Another thing what parents should never do is compare their child with a sibling or a friend. Not only does crushes their morale and confidence, but also causes problems like
The child starts feeling inferior when he or she sees someone performs does better. This can lead to poor self-confidence and stubborn, defiant attitude.
Envy, jealousy and rivalry
Comparing your child with others will instigate unnecessary rivalry, anger, envy and jealousy towards the other.
Children will stop trying to do better because they feel that no amount of effort can win them their parents’ appreciation.
Child’s own talents will be lost
In the effort to become good at what others are good at, the child will lose interest in the talents he or she is born with. Finally, they end up not being good at anything.
Distances from the family
Constantly putting them down will make them feel that they don’t matter to their parents anymore. The sense of belonging will fade and they will start detaching and distancing from the family emotionally.
Comparison stays in the head forever
Continuous comparisons, even if unintentional, will not go away from their mind. This can even affect their personality and behaviour in adulthood.
Too much of stress can either lead to overeating or kill the child’s appetite. This can in turn cause multiple health problems including tiredness, digestive disorders, decreased immunity and obesity.
Dangerous ways to de-stress
Children turn to people who lend them support, without realising what their intentions are. They might resort to dangerous habits like substance addiction or fall into the company of people who may exploit them in various ways.
So what should you do to make your child perform well?
Let children be children
According to Dr. David Elkind, author of book “The Hurried Child”, advises parents to simply let children be children. His research suggests that children are more likely to perform well academically if they are not hurried through their childhood by parents who overestimate their competence and expose them to extreme academic pressures.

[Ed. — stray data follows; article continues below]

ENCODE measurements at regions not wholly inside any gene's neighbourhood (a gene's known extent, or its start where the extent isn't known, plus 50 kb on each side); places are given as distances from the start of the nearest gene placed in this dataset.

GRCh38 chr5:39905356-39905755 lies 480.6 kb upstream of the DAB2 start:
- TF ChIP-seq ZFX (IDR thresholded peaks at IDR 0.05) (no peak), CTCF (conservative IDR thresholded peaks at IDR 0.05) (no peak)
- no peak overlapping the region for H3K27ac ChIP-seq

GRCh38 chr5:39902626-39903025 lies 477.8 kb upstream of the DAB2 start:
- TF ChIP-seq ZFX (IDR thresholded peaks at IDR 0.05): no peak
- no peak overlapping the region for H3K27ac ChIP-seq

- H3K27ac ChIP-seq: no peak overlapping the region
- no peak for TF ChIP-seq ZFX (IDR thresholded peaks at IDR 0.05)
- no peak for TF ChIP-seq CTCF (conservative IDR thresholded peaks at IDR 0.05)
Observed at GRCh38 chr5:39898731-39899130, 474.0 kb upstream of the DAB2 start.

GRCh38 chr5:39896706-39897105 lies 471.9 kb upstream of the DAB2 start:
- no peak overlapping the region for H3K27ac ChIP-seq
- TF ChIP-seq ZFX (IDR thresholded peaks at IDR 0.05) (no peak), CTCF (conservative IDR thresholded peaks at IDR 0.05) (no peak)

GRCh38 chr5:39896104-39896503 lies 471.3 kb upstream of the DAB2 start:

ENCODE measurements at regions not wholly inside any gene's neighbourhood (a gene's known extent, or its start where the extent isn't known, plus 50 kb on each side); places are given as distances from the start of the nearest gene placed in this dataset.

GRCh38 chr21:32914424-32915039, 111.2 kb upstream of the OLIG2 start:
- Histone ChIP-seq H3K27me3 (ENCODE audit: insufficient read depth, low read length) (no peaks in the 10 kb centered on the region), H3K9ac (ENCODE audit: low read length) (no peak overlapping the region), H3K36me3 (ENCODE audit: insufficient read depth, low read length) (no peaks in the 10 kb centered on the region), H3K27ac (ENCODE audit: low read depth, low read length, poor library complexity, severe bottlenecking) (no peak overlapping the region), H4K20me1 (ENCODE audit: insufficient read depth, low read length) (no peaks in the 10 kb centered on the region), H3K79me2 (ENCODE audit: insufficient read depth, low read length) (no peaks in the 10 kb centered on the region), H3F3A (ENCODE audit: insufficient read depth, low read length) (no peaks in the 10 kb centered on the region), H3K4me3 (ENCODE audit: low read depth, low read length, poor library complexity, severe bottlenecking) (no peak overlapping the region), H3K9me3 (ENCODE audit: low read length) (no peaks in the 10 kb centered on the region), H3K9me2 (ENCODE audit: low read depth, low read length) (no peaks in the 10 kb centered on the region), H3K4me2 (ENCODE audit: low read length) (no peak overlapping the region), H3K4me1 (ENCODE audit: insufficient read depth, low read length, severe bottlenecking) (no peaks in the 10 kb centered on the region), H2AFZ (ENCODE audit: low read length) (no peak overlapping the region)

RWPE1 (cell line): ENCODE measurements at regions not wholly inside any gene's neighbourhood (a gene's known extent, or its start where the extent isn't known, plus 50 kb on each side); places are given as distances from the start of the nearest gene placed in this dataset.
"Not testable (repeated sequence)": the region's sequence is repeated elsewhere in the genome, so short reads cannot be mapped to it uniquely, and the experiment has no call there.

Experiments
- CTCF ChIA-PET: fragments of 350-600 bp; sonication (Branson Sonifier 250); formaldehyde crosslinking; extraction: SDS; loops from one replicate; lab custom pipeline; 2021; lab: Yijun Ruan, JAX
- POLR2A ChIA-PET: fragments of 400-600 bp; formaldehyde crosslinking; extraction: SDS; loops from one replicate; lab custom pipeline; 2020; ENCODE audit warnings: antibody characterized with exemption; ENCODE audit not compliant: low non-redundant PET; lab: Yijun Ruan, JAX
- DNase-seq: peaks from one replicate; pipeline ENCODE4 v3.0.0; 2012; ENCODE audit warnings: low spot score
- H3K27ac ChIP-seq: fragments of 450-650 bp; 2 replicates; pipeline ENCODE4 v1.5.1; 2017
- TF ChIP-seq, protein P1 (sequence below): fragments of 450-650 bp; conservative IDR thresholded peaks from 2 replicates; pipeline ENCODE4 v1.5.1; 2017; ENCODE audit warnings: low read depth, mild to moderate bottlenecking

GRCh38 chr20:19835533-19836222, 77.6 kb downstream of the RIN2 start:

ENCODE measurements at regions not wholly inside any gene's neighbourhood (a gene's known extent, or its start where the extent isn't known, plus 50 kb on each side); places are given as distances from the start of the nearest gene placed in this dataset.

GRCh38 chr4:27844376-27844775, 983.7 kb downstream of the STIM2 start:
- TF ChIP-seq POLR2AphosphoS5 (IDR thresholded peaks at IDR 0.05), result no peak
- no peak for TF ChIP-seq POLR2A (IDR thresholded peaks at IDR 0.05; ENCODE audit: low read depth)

Identify their talents
Children are born talented. If one is good at academics, the other might be good at singing. It’s important that you identify their talents and tastes, and encourage them to do what they love to do.
Children are not means to realise your dreams
Most often, parents see children as the means to achieve what they could not. This attitude can spell doom for the child. Each individual has his or her talents, capabilities, dreams, aspirations and a mind of their own. Remember, they are your children, not your replicas.
Realise the fact that children are not super kids
No one can excel in every thing. The same applies to children as well. It’s fine if they can’t perform well in certain areas. You can always encourage them to do better.
Marks don’t decide how talented a child is
It’s fine if your child can’t score a straight 100 in every single subject. Low marks don’t mean lack talent. Instead of demotivating and scolding them, encourage and support them to perform better.
Never compare your child with other children. Would you appreciate being told that you’re not good enough?